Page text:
Some volunteers in HIV vaccine studies become HIV-infected during their participation in a vaccine study. HVTN 802 and HVTN 404 are studies investigating whether the immune response in people who become HIV-infected – which is due to HIV exposure during the study and not from the vaccine itself – may affect the course of HIV infection.
Some volunteers in HIV vaccine studies develop Vaccine-Induced SeroPositivity (VISP), which occurs when a person who has received a vaccine against a disease tests reactive for having the disease despite not actually having it. When your body encounters a foreign substance, like a virus or a vaccine, your immune system produces proteins called antibodies. HIV vaccines are designed to provoke immune responses – this includes causing your body to make antibodies. Standard tests for HIV detect antibodies, not virus. These common tests do not differentiate between antibodies that are the result of a vaccine and antibodies that are the result of HIV infection. VISP occurs when study participants who receive HIV vaccines test positive (seropositive) on these standard tests but are not HIV-infected. Standard tests that look for antibodies are quick, reliable and affordable. Other tests look for the virus itself, but these are expensive and not commonly used for an initial HIV test. HIV vaccine study participants need to get the right test for HIV the one that looks for the virus rather than the antibodies. Read more about VISP on our blog or visit the HIV Vaccine Trials Network VISP page.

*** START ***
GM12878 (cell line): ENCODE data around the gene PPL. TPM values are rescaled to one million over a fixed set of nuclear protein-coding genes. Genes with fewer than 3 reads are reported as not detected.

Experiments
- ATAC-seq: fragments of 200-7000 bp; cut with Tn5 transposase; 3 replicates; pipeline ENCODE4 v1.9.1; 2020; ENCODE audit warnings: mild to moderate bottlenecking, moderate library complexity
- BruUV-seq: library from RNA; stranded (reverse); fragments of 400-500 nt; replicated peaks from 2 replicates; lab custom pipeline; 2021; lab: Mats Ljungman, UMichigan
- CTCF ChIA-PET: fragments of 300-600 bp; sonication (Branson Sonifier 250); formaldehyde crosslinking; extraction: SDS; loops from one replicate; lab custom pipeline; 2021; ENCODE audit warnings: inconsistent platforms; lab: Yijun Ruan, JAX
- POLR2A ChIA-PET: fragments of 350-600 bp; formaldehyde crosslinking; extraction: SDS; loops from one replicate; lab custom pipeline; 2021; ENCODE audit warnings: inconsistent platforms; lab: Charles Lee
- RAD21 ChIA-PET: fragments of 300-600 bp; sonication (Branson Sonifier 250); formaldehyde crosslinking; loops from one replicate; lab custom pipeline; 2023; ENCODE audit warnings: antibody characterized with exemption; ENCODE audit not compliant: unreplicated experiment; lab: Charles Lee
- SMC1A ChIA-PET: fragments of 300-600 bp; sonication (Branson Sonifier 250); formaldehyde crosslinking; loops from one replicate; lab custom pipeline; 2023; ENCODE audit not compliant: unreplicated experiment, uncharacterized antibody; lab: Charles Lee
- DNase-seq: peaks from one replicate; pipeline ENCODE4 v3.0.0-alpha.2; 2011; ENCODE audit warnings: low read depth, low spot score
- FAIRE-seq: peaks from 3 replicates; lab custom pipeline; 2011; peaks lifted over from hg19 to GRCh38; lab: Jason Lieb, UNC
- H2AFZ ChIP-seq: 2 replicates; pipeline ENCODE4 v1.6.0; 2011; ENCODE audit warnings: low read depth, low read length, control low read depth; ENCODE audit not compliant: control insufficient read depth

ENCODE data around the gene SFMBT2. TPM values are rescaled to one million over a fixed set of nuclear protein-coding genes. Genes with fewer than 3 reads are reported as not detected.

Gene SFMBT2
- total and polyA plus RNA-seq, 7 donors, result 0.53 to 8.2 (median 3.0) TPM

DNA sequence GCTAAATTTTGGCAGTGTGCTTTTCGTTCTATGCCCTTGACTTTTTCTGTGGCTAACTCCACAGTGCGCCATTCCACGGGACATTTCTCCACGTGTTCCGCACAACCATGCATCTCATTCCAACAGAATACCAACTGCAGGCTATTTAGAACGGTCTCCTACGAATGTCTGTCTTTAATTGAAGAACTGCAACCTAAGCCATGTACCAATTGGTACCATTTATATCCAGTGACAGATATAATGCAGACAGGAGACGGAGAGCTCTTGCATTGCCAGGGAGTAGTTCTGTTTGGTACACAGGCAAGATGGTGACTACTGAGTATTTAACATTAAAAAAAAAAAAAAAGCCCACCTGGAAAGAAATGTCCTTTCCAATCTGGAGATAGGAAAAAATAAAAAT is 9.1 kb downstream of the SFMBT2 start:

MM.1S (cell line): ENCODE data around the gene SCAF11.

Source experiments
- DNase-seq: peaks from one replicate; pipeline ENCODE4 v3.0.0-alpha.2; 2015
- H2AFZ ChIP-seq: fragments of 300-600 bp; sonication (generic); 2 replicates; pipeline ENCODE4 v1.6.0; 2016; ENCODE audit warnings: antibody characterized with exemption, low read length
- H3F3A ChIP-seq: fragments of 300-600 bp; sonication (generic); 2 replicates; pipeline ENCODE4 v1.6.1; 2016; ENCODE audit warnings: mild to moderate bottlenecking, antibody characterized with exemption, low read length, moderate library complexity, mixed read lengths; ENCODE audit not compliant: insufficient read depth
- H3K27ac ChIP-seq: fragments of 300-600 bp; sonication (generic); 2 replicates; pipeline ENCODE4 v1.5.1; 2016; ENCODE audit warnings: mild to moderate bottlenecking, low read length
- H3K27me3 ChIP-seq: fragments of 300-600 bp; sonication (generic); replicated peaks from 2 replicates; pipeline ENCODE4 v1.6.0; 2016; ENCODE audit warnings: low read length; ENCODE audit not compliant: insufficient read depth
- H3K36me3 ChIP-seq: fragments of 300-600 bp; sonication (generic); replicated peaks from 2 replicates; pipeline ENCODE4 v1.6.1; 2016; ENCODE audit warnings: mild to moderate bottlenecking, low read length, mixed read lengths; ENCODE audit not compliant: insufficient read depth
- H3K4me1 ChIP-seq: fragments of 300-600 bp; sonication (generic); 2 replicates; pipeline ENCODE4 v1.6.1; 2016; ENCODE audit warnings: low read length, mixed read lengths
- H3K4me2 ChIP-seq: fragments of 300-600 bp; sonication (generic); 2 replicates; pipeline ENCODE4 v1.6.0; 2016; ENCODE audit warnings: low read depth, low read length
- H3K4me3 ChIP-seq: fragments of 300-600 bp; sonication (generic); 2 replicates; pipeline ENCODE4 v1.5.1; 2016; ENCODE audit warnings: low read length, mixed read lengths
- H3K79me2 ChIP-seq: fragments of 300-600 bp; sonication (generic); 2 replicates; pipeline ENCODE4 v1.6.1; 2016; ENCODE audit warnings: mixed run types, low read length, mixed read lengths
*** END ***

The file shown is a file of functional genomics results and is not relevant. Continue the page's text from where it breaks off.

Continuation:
HVTN 910 is a study to determine how long VISP lasts in participants who have received an experimental HIV vaccine.